This weekend I finished two books that felt like generous hugs. The first is the extremely popular Lessons in Chemistry. This book tells the story of Elizabeth Zott – a chemist who quietly and fiercely determines that she will not be relegated to all things feminine because she is a woman (and though the book says it doesn’t matter, it points out on multiple occasions that not only is Elizabeth Zott a woman, she’s a beautiful woman). She’s brilliant but also incredibly immune to societal stereotypes about what a woman can/should be. She had a deeply disturbing childhood, but managed to emerge with determination. In the early 1950s, she meets Calvin Evans while they are both working for Hastings, a second-rate chemistry lab in Commons, California. Despite her aversion to relationships in general, she falls in love with Calvin. From there, their life unfolds in unexpected, and sometimes tragic, ways.
We know from the earliest pages of the book that Elizabeth will have a child, Madeline, and will at some point become an incredibly popular television personality, renown for a television cooking show. The joy of the book is in watching how it all unfolds for her. It’s a feel-good book, despite some tragic elements. This is the sort of book where everything works out for the heroine, so no worries about even the sad or frustrating elements causing too much tension. Elizabeth Zott’s life is full of trouble, and loss – she does not have it easy, at all. And yet, she’s the type of person who can pick up an insanely difficult sport, like rowing, and just miraculously become adept at it. She can remodel her kitchen to create an at-home chemistry lab, while pregnant, and manage to cook perfect, nutritionally balanced and delicious meals regularly – all while looking so stunning that others regularly comment on her appearance. There’s romance and revenge, and it’s hard to ask for more than that of a novel sometimes. This isn’t a hard-hitting look at the sexism faced by women in the 1950s – that topic is certainly prevalent in the book, but it isn’t dealt with in any sort of philosophical or serious manner. Things happen to characters, and sometimes they’re quite negative and that impacts the characters a lot. But there’s never a question about the moral center, the right or wrong side of the equation in this book. Sometimes, we crave that simplicity.
Speaking of craving simplicity, How to Keep House While Drowning offered some really gentle, specific suggestions on maintaining self-care when you’re dealing with something in life (depression, ADHD, family changes, or just general overwhelm) that makes care tasks difficult. I have always struggled to keep my space clean – my car is a notorious mess (the children are a convenient excuse but the mess well predates them), I’ve always been the terror of roommates and partners. Having children did help me to put some boundaries in place – it’s one thing to let a sink full of dishes sit unwashed when it is only me who is looking at them – but my children need clean clothes, and certain dishes. What I didn’t realize was that children brought increased function to cleaning – and, as Davis states, that’s the purpose of cleaning. It’s not a moral good to have a clean house – it’s a functional good. It makes it easier for me to do the things that bring me joy when parts of my house are clean.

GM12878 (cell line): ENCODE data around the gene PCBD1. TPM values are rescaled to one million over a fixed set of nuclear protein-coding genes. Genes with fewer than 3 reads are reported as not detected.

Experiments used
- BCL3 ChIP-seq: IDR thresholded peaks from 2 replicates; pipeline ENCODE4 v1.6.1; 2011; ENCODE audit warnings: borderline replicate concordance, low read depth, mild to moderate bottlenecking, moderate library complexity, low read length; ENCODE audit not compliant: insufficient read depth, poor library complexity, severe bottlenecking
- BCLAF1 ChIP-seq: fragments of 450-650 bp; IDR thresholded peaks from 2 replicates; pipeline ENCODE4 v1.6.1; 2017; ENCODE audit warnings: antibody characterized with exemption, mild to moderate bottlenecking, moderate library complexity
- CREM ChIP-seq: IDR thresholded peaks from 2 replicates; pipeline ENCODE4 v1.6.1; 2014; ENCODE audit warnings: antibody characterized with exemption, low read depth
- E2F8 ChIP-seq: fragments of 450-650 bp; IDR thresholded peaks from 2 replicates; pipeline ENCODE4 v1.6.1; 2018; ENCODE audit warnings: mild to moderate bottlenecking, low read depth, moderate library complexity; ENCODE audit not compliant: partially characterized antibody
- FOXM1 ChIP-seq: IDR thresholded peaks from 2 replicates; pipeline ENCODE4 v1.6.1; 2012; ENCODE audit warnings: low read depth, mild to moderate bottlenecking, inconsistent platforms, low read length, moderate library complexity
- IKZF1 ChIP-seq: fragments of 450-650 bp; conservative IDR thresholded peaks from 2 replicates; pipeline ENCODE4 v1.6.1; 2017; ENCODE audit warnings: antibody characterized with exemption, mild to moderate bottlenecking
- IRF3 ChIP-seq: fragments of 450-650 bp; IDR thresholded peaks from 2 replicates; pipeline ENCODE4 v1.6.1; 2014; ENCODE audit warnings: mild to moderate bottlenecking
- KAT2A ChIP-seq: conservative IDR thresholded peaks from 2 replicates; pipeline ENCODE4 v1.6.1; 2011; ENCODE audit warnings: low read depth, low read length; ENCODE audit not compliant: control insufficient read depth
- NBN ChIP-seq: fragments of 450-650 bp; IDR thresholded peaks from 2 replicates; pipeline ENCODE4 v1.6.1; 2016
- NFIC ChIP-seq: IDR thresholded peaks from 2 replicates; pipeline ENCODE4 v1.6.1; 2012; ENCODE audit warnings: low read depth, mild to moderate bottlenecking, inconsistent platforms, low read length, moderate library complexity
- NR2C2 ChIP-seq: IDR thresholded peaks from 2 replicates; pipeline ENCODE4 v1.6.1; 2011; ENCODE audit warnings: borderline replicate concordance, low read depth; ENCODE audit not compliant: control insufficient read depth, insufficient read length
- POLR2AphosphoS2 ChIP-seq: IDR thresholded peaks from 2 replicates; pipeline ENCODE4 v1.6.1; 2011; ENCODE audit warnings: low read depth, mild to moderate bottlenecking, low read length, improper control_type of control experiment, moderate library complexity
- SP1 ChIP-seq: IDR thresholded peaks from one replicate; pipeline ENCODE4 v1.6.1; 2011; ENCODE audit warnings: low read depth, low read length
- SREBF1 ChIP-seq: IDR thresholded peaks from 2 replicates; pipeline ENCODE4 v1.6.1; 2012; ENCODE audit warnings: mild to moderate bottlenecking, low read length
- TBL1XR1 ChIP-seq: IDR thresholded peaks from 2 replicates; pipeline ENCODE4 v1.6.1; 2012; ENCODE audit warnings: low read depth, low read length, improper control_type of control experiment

This shift in mindset, away from shame (which I feel about the state of my house regularly) and into kindness, is so helpful. I have finally firmly established a mindset that helps with getting the dishes into the dishwasher regularly and the loads of laundry moving on the weekends (even if those loads of laundry sit, clean and folded inside a clean laundry basket for much of the week – my strategy has been to fold everything right as it comes out of the dryer, then bring the folded clothes upstairs where each of us can take / put away what we’re responsible for – or fish in the laundry basket for what you need for the week). But I am always falling behind on organizing, dusting, keeping the floors clean, etc. I’ve got a system for changing the sheets, but that system falls apart regularly when the weekend hits and I’m feeling too tired to remove every stuffed animal from my daughter’s bed. Treating myself with kindness when those tasks don’t get done rather than shaming myself is so important – the job itself won’t get done either way, but in one scenario my house is dirty AND I feel badly about myself; in the other, the house may still be dirty but I feel better because I’ve been kind to myself. And with enough kindness, over time, we will find the motivation to do the things we need to do.
The book has some specific skill building tips (such as the “five things” method – everything in a room is either, trash, dishes, laundry, things with a place not in their place, or things that don’t have a place). It’s designed to be user friendly – the font, including bold print, helps to make the most important points clear, and there is a guide for how to skim through the book effectively if you’re feeling too overwhelmed to read even this much. Credit is given to women of color for their specific tips, and acknowledgement is made that some – many – of the tips in the book require a varying level of privilege not shared by everyone.
Both of these books are keeping me afloat as we prepare for the last two days of school before the Thanksgiving holiday break. I’d recommend picking up one, or both, and enjoying them this holiday season!